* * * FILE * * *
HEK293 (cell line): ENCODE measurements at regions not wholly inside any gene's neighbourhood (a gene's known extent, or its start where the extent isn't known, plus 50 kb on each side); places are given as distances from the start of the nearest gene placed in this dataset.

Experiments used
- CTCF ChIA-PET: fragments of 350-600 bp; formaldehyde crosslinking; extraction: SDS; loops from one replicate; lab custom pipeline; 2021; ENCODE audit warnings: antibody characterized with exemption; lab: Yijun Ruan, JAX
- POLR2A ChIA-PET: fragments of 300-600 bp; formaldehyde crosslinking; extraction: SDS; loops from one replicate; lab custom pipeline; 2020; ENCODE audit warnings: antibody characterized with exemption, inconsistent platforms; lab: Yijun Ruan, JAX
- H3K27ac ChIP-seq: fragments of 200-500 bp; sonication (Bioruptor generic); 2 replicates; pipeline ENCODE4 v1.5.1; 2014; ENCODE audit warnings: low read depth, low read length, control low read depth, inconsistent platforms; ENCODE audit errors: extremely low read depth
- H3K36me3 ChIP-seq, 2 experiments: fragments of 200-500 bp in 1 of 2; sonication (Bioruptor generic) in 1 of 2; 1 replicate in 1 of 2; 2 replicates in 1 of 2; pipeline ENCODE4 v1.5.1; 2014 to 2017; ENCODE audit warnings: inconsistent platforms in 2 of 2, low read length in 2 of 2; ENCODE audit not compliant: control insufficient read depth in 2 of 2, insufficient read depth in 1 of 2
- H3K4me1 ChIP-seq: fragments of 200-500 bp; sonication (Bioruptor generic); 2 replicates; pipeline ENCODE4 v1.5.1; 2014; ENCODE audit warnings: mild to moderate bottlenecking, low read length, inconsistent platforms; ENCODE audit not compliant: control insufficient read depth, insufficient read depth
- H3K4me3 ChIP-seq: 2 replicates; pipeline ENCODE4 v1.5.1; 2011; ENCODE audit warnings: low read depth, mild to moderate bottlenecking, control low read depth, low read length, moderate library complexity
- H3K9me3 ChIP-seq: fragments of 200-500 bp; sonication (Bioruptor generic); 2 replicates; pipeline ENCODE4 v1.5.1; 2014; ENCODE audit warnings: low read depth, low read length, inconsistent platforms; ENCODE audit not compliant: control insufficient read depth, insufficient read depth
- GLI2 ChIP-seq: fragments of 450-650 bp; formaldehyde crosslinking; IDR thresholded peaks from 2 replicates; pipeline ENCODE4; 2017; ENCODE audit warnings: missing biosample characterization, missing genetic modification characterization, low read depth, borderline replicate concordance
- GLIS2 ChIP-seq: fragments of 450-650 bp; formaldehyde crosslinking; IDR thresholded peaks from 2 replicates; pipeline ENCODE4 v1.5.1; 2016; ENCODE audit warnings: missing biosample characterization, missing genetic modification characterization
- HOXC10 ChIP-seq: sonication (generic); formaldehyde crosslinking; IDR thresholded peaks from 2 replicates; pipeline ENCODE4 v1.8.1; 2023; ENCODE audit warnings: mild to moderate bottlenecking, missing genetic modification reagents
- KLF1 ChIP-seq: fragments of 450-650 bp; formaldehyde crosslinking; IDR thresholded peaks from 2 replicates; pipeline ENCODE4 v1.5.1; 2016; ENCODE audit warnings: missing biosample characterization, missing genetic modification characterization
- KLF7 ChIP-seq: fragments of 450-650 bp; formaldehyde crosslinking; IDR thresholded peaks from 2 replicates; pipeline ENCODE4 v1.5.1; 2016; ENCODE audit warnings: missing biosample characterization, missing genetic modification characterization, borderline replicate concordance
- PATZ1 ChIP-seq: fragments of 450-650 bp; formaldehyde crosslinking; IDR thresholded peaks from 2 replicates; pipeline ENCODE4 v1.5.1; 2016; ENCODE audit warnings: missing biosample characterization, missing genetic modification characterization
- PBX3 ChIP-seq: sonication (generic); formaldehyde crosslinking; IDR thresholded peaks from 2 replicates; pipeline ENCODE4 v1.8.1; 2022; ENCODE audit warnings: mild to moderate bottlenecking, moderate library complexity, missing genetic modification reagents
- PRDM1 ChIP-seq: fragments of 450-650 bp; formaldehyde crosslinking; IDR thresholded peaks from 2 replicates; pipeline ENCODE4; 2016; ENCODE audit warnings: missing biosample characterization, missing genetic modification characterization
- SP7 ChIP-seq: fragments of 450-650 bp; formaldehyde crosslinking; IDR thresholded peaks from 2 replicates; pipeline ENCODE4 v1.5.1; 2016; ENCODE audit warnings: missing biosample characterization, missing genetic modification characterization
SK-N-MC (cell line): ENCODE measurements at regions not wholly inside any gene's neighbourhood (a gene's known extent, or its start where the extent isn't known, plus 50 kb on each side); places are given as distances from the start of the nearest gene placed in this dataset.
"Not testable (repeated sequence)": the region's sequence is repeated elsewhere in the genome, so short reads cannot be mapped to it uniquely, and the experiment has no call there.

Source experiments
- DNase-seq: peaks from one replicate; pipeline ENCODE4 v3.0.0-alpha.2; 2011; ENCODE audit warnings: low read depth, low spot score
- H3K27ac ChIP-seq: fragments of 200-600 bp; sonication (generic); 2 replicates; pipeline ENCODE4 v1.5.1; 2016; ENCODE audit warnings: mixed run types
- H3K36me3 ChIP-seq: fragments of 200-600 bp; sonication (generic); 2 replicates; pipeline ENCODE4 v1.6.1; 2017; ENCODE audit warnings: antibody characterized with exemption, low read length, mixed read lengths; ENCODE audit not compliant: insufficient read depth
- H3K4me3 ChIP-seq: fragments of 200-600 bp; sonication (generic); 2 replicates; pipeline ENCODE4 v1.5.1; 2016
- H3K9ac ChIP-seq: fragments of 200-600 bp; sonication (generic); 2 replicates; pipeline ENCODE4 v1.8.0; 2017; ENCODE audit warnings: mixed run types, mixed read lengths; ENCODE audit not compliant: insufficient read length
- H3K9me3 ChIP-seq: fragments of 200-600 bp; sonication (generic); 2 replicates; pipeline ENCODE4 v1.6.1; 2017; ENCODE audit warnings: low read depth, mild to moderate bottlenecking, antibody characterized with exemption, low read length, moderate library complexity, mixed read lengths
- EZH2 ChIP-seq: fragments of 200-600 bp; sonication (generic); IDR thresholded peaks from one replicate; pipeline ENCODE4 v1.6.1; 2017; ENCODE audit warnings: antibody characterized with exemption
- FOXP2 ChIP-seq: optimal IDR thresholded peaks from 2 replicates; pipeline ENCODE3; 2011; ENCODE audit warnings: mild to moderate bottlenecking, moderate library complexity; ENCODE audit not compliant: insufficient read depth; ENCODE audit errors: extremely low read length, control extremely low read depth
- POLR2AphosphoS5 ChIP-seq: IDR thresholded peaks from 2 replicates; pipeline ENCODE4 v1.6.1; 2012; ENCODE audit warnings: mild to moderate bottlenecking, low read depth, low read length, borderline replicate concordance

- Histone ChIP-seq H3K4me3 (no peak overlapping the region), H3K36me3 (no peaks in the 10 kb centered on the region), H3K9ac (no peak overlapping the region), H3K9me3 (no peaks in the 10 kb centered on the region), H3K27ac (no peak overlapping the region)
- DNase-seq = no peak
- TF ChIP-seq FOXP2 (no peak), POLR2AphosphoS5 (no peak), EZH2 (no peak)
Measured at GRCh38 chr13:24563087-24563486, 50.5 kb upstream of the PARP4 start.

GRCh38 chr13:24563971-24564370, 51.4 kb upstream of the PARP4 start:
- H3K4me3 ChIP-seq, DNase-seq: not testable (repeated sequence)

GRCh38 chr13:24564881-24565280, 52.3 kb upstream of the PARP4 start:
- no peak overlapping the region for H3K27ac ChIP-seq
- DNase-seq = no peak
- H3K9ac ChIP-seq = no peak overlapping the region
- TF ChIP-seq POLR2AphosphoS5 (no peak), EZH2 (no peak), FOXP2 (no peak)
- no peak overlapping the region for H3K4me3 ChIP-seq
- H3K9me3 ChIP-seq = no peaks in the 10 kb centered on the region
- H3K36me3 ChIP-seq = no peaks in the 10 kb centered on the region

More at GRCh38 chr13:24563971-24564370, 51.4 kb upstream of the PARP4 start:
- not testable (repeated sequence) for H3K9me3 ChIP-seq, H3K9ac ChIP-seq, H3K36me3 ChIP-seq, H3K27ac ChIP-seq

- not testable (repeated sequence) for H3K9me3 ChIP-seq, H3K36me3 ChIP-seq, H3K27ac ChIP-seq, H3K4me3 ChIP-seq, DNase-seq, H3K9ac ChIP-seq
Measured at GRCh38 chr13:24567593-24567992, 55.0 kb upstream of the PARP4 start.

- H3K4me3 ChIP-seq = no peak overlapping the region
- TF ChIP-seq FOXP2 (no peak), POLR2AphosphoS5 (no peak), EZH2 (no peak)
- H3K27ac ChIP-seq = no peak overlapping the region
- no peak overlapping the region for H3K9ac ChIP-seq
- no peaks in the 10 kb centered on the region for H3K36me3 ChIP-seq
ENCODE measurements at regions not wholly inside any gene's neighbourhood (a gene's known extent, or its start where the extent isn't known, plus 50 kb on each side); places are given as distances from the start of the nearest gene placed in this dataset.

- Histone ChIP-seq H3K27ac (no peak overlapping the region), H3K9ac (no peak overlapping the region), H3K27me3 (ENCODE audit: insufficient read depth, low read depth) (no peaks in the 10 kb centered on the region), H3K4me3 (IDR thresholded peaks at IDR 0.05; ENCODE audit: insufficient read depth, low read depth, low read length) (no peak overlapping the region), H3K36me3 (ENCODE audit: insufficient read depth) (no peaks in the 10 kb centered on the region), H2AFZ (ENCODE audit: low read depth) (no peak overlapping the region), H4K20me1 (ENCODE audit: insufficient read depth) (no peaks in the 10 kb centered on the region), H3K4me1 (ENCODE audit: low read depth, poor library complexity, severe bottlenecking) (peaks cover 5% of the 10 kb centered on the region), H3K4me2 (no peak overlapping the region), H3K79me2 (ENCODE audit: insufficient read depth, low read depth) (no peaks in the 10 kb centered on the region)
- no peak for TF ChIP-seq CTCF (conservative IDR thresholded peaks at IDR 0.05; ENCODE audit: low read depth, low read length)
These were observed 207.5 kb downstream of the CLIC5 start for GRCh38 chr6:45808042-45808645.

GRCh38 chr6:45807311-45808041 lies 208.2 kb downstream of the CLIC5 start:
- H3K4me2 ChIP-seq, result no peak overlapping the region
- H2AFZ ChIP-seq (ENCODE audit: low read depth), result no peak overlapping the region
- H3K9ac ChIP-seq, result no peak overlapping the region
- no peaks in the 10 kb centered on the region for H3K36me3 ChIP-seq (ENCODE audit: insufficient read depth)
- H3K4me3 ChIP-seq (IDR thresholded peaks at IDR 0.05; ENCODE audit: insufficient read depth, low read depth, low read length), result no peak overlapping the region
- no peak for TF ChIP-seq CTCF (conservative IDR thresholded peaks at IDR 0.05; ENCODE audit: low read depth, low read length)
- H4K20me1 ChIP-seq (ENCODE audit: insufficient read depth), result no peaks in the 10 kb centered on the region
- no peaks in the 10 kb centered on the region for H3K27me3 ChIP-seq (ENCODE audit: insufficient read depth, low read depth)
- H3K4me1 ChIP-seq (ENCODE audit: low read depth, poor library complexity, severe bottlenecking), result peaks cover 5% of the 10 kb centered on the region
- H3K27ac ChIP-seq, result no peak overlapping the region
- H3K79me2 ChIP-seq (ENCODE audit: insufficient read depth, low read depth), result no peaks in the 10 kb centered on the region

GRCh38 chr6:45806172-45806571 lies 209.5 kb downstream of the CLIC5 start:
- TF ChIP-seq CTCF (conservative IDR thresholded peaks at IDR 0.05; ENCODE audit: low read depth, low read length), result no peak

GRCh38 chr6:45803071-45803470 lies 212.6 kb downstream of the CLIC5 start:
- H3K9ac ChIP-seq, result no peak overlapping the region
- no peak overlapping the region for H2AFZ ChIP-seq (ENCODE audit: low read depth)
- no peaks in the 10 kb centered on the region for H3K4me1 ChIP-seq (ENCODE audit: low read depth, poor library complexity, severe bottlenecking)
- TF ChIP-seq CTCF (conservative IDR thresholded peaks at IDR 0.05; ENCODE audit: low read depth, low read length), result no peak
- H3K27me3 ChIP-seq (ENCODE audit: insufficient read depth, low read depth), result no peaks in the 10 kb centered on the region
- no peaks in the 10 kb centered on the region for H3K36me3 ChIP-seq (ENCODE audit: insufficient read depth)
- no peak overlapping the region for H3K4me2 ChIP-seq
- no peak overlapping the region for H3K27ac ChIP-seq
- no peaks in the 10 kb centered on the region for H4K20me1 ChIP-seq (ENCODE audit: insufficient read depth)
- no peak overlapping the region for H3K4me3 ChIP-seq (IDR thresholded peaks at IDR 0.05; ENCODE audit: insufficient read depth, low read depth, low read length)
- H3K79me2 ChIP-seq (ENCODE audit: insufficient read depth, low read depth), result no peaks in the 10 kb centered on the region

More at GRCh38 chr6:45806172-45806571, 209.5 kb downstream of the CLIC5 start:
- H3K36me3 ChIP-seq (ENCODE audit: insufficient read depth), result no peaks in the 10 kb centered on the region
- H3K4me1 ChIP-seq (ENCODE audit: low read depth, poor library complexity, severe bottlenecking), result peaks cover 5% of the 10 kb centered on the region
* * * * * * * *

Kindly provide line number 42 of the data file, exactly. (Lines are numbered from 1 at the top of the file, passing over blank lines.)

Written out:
- no peak overlapping the region for H3K4me3 ChIP-seq